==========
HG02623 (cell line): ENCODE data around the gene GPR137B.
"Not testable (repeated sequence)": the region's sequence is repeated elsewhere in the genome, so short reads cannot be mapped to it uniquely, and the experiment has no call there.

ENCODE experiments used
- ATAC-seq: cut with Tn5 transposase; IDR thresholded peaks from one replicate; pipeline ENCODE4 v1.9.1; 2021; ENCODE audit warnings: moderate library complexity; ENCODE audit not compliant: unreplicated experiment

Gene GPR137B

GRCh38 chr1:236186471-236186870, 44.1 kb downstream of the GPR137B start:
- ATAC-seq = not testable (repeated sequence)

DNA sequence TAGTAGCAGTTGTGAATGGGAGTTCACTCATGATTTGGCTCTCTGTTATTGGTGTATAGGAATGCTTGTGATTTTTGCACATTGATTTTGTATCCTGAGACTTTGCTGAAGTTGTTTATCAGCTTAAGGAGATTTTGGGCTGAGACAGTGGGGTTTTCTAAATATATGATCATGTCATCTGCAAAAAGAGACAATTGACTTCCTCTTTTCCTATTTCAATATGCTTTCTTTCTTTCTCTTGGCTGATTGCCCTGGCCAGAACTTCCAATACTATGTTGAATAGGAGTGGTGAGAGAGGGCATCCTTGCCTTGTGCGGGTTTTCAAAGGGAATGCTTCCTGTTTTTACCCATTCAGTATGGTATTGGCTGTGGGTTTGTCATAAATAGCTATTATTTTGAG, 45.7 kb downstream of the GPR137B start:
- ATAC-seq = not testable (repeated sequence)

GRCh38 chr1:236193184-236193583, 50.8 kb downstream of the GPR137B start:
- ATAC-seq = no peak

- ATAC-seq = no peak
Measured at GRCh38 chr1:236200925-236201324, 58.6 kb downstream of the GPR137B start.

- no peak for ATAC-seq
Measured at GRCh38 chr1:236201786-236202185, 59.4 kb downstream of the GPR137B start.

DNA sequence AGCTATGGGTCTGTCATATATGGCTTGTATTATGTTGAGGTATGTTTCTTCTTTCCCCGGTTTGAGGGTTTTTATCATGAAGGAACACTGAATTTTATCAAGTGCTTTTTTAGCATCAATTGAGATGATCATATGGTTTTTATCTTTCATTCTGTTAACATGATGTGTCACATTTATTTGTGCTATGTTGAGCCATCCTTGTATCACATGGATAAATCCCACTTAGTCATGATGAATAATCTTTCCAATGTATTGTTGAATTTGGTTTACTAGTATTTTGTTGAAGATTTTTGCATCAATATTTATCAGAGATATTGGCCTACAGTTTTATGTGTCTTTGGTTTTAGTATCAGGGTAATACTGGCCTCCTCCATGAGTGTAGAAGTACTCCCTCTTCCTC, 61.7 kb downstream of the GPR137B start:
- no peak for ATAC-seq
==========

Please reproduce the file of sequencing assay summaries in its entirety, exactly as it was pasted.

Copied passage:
HG02623 (cell line): ENCODE data around the gene GPR137B.
"Not testable (repeated sequence)": the region's sequence is repeated elsewhere in the genome, so short reads cannot be mapped to it uniquely, and the experiment has no call there.

ENCODE experiments used
- ATAC-seq: cut with Tn5 transposase; IDR thresholded peaks from one replicate; pipeline ENCODE4 v1.9.1; 2021; ENCODE audit warnings: moderate library complexity; ENCODE audit not compliant: unreplicated experiment

Gene GPR137B

GRCh38 chr1:236186471-236186870, 44.1 kb downstream of the GPR137B start:
- ATAC-seq = not testable (repeated sequence)

DNA sequence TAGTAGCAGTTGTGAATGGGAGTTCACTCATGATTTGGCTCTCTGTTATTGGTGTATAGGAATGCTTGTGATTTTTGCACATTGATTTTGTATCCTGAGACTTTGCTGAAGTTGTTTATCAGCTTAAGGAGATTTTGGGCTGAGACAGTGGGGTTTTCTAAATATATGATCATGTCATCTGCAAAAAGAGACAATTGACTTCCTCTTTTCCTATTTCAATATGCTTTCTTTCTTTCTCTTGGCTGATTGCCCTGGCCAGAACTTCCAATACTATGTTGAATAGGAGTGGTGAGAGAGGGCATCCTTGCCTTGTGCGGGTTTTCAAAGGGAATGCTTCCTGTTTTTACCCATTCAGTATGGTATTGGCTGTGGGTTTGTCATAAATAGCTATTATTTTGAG, 45.7 kb downstream of the GPR137B start:
- ATAC-seq = not testable (repeated sequence)

GRCh38 chr1:236193184-236193583, 50.8 kb downstream of the GPR137B start:
- ATAC-seq = no peak

- ATAC-seq = no peak
Measured at GRCh38 chr1:236200925-236201324, 58.6 kb downstream of the GPR137B start.

- no peak for ATAC-seq
Measured at GRCh38 chr1:236201786-236202185, 59.4 kb downstream of the GPR137B start.

DNA sequence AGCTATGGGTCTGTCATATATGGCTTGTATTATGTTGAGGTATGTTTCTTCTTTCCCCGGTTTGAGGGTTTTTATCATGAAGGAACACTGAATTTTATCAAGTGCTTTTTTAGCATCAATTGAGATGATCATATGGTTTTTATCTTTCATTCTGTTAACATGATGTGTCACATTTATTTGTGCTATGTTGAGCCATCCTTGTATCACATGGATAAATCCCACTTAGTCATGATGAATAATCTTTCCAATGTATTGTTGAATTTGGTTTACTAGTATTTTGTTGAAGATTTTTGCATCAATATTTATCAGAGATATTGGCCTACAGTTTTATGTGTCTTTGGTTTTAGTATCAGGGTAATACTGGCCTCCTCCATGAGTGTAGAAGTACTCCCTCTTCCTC, 61.7 kb downstream of the GPR137B start:
- no peak for ATAC-seq